Altogether, while there is a correlation between money and happiness, this general relationship by no means applies to everyone and cannot prevent wealthy individuals from worrying about their net worth (or, perhaps more accurately, their self-worth). Which provides an opportunity for financial advisors not only to help clients build wealth, but also to build and enjoy the type of life that allows them to worry less about money along the way!
(Meg Bartelt | Flow Financial Planning)
Many discussions about managing finances as a couple have to do with how to handle financial decisions once individuals are married or in a committed partnership (e.g., whether to have a joint checking account or how much 'fun' money each partner can spend guilt-free). Nonetheless, there are also important conversations to be had (and, perhaps, legal agreements to be made) before a couple enters into a formal relationship, particularly if there are imbalances in wealth and/or income between the two individuals.
For instance, one individual might enter a marriage with significantly more wealth than their partner (whether from their own savings, an inheritance, or another source). In this case, they quite possibly will want to protect this money in case the marriage eventually ends. This is where a pre-nuptial agreement (or, if the individuals are recognizing this issue after they are married, a post-nuptial agreement) can be useful, not only to set the legal terms of who will receive what in the case of divorce, but also (and perhaps more importantly) to get the two partners talking about issues related to money and security in the open. Notably, these agreements come with significant flexibility; for instance, one couple might decide to keep their pre-marriage assets totally separate in case of divorce, while another might start out by dividing the assets by who originally brought them to the marriage if it ends quickly, but split them 50/50 if they end up staying married for several years before splitting up.
More broadly, it can be helpful for couples to discuss how to make lifestyle spending decisions that work for both partners. For instance, they might decide to see their wealth (and possibly income) as 'ours' and be willing to pool all of their resources for their spending goals. Alternatively, the couple might decide on a hybrid approach, where each spouse maintains control of certain assets while pooling others (this might be common if there is a significant wealth imbalance when entering the relationship). When it comes to major spending decisions, couples choosing this latter option do have a range of options, from choosing a higher standard of living that the less-wealthy partner might not be able to afford (in which case they might decide to pay for expenses proportionately to their wealth and/or income), or a relatively lower standard of living (though this could lead the couple to have concerns that they are living a 'smaller' life than they might otherwise). And if one member of the couple has significant wealth but relatively low income, while the other partner is in the opposite situation, they might decide on an option that lets the wealthier partner contribute more money up front for a major purchase (e.g., to buy a home) while letting the higher-earning partner pay for regular expenses.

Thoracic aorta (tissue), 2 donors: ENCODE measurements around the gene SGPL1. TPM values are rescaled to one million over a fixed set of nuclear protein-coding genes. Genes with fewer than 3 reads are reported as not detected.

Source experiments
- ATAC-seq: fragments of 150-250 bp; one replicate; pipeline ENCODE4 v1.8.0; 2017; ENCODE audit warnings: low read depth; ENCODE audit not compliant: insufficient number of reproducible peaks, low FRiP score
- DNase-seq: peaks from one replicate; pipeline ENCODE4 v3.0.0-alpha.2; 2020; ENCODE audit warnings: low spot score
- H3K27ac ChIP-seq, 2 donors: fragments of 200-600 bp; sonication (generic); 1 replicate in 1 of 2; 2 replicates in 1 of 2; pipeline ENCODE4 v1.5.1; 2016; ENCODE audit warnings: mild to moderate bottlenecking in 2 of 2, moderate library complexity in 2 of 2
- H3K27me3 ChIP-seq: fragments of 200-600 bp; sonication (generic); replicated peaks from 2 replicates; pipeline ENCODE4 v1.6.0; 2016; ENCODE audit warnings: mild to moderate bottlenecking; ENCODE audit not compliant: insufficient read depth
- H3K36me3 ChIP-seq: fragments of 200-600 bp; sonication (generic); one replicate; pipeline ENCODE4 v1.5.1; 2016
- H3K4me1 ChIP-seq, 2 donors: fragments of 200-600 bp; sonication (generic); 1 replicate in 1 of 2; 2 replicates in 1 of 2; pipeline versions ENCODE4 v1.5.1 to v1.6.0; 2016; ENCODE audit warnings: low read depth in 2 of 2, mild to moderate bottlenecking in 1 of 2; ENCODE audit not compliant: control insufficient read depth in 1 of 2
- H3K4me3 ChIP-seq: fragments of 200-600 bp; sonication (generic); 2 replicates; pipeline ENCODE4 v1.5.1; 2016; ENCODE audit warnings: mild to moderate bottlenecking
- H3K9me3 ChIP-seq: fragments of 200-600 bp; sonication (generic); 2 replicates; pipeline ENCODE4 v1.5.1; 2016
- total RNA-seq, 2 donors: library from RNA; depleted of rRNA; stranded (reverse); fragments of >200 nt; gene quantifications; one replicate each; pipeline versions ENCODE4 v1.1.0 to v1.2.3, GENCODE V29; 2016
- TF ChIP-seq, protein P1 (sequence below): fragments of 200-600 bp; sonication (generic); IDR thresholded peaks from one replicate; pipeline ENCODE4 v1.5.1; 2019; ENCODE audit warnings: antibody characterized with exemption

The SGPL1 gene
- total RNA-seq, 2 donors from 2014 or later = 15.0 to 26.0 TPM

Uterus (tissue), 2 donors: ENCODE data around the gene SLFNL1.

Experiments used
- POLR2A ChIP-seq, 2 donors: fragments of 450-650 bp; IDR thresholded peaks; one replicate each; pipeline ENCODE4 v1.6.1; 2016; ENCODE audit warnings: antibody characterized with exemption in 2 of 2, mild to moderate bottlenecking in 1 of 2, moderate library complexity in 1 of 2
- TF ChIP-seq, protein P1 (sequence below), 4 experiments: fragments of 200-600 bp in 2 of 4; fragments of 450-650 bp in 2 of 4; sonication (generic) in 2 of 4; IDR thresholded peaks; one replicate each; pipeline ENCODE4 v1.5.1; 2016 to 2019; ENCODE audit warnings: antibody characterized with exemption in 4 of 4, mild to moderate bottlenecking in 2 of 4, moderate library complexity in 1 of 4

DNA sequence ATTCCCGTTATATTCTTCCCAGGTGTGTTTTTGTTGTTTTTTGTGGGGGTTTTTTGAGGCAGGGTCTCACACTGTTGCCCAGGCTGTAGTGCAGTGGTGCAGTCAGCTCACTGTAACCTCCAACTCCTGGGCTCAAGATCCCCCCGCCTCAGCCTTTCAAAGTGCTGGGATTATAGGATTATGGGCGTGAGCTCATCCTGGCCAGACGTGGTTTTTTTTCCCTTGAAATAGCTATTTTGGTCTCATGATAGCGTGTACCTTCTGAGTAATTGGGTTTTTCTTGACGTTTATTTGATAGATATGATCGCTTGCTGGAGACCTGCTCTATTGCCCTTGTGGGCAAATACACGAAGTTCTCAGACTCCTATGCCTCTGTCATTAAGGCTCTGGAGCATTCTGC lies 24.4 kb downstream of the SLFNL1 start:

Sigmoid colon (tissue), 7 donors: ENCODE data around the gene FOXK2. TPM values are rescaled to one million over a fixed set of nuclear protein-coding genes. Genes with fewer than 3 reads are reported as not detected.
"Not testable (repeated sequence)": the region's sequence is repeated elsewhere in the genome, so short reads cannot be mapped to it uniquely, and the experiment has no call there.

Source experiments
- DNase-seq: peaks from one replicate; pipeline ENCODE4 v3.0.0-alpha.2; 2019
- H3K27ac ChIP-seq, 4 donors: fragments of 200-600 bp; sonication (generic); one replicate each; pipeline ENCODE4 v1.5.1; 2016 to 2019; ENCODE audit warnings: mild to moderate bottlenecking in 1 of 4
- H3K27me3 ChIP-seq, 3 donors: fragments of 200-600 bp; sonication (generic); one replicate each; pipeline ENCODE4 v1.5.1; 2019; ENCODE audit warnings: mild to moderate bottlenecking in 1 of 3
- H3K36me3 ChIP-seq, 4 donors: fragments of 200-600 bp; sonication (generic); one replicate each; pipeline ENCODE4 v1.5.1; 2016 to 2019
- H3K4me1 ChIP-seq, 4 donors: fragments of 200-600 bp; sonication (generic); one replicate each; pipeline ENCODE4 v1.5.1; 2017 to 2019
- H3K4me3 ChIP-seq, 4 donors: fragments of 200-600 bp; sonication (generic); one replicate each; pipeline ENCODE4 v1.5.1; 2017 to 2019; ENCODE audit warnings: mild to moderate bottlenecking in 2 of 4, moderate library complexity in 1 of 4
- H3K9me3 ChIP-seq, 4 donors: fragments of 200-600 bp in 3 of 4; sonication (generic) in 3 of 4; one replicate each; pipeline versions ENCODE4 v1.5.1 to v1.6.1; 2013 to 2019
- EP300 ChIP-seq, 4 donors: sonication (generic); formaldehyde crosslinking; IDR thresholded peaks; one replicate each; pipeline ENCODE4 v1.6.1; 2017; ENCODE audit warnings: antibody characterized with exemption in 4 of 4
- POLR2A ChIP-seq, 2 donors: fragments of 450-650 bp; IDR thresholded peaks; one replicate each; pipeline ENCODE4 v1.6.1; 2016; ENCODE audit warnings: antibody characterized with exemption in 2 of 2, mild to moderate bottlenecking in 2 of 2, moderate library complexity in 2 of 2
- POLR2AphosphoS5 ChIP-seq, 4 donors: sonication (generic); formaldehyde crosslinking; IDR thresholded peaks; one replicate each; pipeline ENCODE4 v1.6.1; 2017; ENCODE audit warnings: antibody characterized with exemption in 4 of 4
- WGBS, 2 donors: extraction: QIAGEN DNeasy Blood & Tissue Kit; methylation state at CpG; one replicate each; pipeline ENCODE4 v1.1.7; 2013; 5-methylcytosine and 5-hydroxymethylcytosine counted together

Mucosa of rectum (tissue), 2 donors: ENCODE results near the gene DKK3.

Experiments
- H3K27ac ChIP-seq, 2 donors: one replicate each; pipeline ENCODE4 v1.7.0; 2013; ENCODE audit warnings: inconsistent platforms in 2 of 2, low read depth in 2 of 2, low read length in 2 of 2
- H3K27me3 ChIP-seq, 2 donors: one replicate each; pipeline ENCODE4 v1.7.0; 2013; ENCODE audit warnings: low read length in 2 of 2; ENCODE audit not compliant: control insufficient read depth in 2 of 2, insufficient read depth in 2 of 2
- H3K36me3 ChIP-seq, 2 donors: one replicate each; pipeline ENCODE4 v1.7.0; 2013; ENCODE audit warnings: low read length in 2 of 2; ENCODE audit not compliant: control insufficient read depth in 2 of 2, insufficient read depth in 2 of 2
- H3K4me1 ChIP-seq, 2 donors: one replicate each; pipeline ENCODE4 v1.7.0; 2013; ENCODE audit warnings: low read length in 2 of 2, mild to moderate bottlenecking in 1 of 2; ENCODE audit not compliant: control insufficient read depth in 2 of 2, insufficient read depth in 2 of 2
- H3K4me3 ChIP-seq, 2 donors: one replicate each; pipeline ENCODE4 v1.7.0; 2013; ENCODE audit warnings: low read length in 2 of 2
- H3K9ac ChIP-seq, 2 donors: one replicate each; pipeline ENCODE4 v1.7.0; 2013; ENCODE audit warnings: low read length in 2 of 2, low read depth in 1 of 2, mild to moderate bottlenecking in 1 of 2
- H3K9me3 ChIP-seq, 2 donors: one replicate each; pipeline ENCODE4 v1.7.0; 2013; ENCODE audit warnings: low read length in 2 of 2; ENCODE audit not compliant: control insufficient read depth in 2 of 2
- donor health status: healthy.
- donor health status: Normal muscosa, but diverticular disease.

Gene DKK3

Ultimately, the key point is that opening the lines of communication is crucial when partners enter a committed relationship with different levels of wealth. Which means that financial advisors working with couples in this situation can support this process by ensuring that they are having these important conversations and are taking any desired legal steps (most likely with the help of outside marriage counselors and attorneys!). Which can not only protect the clients' individual wealth, but also set expectations and boundaries for money that can help their relationship thrive well into the future!
(Ron Lieber | The New York Times)
Financial advisors typically use a wide range of AdvisorTech tools, which can help boost back-office efficiency and, potentially, the scalability of their firm. Aside from advisor-facing solutions, there is a vast world of consumer-facing FinTech tools, many of which have been around for more than a decade. And with one of the most popular of these tools, Mint (an account aggregation and expense categorization tool), is being shut down, many consumers are in the market for a new tool with similar functionality.
Luckily, the universe of budgeting and account-tracking apps has expanded greatly since Mint first came on to the scene (and many of them are currently offering discounts to attract Mint users). While many of these tools offer similar functionality (e.g., the ability to track bank and investment account balances as well as individual transactions), many have unique features, or at least are targeted toward a specific consumer (they also vary in terms of cost, as many charge a subscription fee, while some make money from advertising and referrals). For instance, YNAB offers deep budgeting functionality, Tiller lets users track transactions in their own spreadsheets (creating fewer worries about security or control of data), Rocket Money helps users manage subscriptions (and prompts them to cancel services they may no longer need), while Monarch Money uses multiple aggregators to reduce the number of failed balance and transaction updates.
Altogether, consumers have a range of software options to manage their finances. At the same time, advisors could take this opportunity to encourage clients to leverage the client portals, apps, and other tools that are already available through the advisor's own tech stack (or add a tool that offers these features)!
We hope you enjoyed the reading! Please leave a comment below to share your thoughts, or make a suggestion of any articles you think we should highlight in a future column!
In the meantime, if you're interested in more news and information regarding advisor technology, we'd highly recommend checking out Craig Iskowitz's "Wealth Management Today" blog.